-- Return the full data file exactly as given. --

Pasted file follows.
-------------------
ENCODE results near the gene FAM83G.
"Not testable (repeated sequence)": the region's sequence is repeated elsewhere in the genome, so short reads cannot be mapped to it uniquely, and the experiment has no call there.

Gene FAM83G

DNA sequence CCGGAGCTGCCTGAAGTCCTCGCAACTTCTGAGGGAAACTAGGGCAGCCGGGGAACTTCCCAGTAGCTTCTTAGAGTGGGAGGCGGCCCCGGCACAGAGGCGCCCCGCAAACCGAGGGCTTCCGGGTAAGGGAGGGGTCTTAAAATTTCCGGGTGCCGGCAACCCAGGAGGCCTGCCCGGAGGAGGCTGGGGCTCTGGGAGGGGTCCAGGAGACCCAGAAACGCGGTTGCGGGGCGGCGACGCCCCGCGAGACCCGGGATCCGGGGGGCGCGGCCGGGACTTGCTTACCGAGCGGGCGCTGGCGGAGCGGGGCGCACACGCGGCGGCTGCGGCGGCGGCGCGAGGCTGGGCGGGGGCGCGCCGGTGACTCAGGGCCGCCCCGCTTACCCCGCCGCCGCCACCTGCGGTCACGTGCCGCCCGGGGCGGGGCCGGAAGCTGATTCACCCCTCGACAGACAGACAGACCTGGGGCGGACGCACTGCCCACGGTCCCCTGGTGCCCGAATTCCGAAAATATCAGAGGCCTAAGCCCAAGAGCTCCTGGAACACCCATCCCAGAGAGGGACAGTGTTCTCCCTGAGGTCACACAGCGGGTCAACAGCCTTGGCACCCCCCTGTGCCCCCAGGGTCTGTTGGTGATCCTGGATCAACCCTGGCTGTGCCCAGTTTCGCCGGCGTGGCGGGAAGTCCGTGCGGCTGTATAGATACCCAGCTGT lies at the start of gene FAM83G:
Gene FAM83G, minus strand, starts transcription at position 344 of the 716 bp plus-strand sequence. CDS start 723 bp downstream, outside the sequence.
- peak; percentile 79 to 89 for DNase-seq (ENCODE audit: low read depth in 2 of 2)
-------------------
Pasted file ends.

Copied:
ENCODE results near the gene FAM83G.
"Not testable (repeated sequence)": the region's sequence is repeated elsewhere in the genome, so short reads cannot be mapped to it uniquely, and the experiment has no call there.

Gene FAM83G

DNA sequence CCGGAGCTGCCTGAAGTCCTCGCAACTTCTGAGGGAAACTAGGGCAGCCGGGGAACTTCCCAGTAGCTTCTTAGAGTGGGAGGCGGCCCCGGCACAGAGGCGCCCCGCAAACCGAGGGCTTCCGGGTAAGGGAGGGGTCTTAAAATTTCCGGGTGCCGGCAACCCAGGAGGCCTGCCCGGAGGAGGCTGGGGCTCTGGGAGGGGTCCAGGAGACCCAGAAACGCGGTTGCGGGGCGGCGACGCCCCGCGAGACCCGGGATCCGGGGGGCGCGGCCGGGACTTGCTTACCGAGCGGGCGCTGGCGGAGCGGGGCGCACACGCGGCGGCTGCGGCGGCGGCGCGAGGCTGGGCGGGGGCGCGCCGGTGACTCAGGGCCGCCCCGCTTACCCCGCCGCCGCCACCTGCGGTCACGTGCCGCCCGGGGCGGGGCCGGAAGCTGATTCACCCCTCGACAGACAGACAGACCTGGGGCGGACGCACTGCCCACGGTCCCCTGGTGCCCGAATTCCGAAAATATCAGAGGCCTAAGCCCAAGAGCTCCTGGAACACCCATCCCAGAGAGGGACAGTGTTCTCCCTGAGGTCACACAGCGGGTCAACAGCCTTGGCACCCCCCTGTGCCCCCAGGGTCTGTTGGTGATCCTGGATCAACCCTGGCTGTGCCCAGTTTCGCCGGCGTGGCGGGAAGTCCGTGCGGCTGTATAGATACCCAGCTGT lies at the start of gene FAM83G:
Gene FAM83G, minus strand, starts transcription at position 344 of the 716 bp plus-strand sequence. CDS start 723 bp downstream, outside the sequence.
- peak; percentile 79 to 89 for DNase-seq (ENCODE audit: low read depth in 2 of 2)